Spoilers ahead for The Falcon & The Winter Soldier Episode 4. Though super-soldier serum has been a fixture in the MCU since its inception, the most recent episodes of The Falcon and the Winter Soldier explored its implications in an especially in-depth, philosophical way. As Zemo cautions in Episode 4, “the desire to become a super-human cannot be separated from supremacist ideals. Anyone with that serum is inherently on that path.”
We know from Captain America: Civil War that Zemo has a pretty personal grudge against all things “super,” but he’s not totally wrong. At the end of the episode, John Walker channels his newly serum-equipped strength into an extreme display of violent rage, using Captain America’s shield to murder Karli’s fellow Flag-Smasher after she killed Lemar. Did the serum make him do that, somehow, or simply exacerbate the evil already within him? Here’s what we know about how the super-soldier serum operates in the MCU so far.
It Worked Really Well... Once
At its best, the super-soldier serum should be able to enhance a person’s inner self, giving them the strength and stamina to carry out their core values. The clearest example of this is Steve Rogers, who has always wanted to help others (even selflessly throwing himself on top of a grenade during military training) and was an incredibly loyal friend — qualities that he only doubled down on when empowered with super-strength. In Captain America: The First Avenger, we get a close look at how the first successful super-soldier experiment came to be: Abraham Erskine injected Steve with the serum and subjected him to vita-ray radiation to produce a physically enhanced man free from asthma, more than double his old weight, and nearly a foot taller. He can pack a punch (and take one) and move incredibly fast. It’s the Captain America we came to know and love — but not every serum story was as sweet.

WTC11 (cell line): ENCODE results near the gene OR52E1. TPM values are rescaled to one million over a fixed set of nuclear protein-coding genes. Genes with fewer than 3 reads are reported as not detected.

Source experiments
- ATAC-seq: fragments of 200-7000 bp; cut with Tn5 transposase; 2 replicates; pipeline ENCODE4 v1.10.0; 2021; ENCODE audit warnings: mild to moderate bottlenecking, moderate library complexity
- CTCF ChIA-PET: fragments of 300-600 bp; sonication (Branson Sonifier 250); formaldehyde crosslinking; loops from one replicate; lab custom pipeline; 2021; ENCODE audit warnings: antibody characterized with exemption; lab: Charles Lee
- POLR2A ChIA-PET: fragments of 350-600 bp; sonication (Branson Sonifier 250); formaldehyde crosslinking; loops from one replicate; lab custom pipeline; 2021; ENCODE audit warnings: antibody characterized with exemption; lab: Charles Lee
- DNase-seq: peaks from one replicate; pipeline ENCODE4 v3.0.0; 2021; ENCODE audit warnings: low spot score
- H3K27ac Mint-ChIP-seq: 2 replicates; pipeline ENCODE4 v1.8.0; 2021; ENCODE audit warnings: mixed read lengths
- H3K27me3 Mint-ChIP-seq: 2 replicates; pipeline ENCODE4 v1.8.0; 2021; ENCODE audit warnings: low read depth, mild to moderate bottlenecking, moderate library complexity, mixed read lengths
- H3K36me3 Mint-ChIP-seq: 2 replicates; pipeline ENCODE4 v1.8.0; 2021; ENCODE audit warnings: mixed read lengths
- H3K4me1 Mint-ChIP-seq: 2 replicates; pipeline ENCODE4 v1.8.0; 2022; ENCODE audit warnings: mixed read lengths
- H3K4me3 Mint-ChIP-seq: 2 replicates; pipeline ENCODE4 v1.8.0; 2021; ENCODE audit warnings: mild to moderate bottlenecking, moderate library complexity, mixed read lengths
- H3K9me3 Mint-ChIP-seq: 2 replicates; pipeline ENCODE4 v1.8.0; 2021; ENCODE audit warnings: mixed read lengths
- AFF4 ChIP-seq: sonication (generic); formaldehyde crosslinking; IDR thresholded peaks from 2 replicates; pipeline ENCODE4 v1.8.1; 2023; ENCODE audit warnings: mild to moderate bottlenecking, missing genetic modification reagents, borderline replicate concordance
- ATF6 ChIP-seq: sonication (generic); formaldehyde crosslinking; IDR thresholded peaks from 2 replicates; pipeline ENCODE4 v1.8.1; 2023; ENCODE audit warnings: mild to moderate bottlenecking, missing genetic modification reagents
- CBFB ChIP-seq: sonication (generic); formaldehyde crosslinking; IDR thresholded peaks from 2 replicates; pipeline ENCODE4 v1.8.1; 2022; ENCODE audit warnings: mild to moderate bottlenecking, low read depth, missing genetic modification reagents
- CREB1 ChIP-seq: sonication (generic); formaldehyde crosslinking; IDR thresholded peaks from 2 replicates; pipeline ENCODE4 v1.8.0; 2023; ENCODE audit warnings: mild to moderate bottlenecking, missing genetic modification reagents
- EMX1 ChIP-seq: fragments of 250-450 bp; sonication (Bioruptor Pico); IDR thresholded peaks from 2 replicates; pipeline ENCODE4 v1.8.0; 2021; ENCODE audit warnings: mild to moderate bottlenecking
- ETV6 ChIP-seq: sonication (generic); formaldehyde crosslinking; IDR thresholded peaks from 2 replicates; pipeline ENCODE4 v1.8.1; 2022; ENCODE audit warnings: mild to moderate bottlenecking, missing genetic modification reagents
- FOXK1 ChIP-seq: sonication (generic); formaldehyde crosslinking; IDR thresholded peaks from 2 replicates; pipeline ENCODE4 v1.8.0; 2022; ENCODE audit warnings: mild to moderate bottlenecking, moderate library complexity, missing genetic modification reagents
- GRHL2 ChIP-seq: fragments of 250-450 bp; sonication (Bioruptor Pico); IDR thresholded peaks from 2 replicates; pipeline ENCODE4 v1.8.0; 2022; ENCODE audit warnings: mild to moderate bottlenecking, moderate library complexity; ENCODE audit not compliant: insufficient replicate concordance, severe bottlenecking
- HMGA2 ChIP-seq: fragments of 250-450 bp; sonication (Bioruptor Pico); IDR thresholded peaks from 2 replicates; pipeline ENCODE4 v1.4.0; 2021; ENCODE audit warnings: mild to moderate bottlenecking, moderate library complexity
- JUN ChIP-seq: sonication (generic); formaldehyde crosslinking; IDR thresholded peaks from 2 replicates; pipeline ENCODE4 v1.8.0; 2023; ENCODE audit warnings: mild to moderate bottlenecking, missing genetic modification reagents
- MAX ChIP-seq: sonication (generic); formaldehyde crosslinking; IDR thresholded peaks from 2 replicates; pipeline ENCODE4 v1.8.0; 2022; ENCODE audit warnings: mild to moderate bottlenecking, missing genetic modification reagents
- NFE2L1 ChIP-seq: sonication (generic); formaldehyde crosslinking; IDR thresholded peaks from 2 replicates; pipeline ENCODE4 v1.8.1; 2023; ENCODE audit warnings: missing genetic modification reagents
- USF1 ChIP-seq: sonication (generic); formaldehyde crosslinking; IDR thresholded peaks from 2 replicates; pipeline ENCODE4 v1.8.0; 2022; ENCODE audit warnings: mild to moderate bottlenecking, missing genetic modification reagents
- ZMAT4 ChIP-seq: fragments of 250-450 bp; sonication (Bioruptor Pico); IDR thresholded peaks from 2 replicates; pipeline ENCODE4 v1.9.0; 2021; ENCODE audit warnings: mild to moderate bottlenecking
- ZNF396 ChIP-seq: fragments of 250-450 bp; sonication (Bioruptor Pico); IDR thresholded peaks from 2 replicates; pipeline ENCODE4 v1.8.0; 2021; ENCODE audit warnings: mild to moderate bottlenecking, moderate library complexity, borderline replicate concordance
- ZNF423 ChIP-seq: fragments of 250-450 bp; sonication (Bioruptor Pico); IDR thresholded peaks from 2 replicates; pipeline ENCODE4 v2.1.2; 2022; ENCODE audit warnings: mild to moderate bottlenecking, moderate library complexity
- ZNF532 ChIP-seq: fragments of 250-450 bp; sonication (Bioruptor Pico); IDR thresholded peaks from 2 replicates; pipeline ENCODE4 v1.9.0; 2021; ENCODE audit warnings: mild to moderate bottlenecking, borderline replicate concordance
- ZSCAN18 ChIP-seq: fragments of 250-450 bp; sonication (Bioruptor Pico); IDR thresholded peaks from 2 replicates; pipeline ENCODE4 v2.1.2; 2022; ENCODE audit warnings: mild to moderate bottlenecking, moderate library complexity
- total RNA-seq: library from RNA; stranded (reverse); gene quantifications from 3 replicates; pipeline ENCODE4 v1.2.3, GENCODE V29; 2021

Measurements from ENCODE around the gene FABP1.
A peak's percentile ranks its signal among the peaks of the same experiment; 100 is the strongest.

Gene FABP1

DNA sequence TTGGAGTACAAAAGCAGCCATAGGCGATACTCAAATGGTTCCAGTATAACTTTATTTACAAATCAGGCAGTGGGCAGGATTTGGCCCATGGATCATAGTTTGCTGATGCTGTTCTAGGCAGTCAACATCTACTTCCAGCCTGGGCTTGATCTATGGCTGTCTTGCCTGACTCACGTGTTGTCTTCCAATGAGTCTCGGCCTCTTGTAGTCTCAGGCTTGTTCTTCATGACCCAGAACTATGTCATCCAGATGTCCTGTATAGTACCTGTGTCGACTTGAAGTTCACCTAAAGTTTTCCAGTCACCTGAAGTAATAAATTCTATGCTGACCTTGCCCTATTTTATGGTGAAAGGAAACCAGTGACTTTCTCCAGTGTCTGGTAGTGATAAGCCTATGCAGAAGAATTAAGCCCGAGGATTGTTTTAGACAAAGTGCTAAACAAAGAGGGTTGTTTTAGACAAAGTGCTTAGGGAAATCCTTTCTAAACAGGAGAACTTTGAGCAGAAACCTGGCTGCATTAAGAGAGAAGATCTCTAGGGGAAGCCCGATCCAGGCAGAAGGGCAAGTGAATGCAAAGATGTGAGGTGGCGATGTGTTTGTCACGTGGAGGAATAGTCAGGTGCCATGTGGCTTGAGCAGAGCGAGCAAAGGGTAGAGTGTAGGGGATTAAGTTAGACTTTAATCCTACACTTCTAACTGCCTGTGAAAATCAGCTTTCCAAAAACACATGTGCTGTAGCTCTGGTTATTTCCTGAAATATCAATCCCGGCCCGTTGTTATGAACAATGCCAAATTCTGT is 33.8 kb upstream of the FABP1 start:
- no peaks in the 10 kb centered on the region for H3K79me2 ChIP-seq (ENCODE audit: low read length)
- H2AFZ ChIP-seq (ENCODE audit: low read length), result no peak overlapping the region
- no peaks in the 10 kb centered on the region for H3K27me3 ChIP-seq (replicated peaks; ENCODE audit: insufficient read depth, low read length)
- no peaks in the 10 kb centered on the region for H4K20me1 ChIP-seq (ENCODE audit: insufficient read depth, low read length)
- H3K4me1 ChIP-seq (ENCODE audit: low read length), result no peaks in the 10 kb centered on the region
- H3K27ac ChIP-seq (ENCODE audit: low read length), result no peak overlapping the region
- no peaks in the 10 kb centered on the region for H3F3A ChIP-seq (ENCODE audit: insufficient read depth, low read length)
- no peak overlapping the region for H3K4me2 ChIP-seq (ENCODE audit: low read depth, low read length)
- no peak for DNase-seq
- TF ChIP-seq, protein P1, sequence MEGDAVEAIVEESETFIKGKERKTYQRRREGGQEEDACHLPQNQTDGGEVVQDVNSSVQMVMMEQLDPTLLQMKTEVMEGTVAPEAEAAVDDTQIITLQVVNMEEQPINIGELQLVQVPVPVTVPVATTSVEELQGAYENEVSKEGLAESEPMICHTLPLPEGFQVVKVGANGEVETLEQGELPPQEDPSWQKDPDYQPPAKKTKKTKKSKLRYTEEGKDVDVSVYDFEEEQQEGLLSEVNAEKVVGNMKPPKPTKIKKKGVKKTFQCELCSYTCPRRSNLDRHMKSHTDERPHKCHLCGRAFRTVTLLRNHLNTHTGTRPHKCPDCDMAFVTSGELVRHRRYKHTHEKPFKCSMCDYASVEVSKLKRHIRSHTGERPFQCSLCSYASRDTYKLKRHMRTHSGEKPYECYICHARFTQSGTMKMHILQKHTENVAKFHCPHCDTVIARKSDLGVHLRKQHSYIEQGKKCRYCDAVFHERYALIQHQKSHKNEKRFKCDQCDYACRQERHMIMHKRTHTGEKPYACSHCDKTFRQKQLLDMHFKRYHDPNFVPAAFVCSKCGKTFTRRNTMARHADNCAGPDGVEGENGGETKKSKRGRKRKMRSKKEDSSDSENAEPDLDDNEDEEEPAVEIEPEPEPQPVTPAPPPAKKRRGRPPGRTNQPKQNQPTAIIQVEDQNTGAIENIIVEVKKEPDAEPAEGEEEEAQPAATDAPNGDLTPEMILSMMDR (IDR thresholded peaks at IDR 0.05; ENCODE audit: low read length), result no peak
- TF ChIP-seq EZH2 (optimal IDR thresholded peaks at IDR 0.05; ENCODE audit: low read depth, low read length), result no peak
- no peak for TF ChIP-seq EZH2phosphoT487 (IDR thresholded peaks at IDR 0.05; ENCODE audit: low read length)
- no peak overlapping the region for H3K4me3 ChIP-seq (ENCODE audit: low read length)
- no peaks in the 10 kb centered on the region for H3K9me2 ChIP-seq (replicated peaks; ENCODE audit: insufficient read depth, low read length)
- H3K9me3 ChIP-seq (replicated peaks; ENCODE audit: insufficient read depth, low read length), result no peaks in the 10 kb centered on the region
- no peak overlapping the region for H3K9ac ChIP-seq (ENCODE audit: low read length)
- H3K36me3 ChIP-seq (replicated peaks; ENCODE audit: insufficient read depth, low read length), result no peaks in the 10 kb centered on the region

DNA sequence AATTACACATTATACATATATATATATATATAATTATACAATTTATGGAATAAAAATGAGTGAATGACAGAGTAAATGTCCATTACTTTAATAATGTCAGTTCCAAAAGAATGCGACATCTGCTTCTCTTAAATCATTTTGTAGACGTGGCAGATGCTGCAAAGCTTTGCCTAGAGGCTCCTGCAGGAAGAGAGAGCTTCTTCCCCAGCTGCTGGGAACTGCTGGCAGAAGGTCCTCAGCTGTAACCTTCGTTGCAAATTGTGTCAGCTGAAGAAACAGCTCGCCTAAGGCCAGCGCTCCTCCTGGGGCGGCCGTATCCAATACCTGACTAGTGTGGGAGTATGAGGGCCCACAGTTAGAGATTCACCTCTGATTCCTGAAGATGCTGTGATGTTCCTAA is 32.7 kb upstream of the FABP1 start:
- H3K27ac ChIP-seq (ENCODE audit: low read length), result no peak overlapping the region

Red Skull was the infamous result of a botched self-experiment (to be fair, he wasn’t a great guy like Steve). In Falcon, it’s revealed that Isaiah Bradley also received the serum — instead of suffering physical side effects, though, he was jailed and experimented on for merely being strong, the same trait Steve was lauded for. And of course, it’s implied that Bucky received a version of the serum during his captivity under Zola. It’s not what brainwashed him into being an assassin, but it was a means of weaponizing him. So all in all, Zemo has a point: Steve might be the one good exception to the serum’s dangers.
“Good Becomes Great. Bad Becomes Worse.”
As Erskine told Steve in The First Avenger, the serum simply amplifies what you have inside. It’s an idea echoed by Lemar Hoskins, who says in Falcon Episode 4 that “power just makes a person more of themselves.” There are several different kinds of super-soldier serums out there, so we don’t know if Wilfred Nagel’s version (the one that Karli and Walker have used) is different. Maybe it can cause violent tendencies. But in all likelihood, it works in roughly the same way previous serums have. After all, Walker admits that “the things we had to do in Afghanistan to be awarded those medals felt a long way from being right,” so it’s not as if he was morally above board up until his violent outburst.
In a sweet, private moment of vouching for his friend, Sam tells Zemo that having the serum doesn’t make you inherently evil or a supremacist; it’s in Bucky’s blood, and the former Winter Soldier has bounced back from some very dark stuff. But just as the serum can amplify one’s inner self, it has amplified the central conflict in Falcon: that Walker is no Captain America, and he needs to be dealt with ASAP.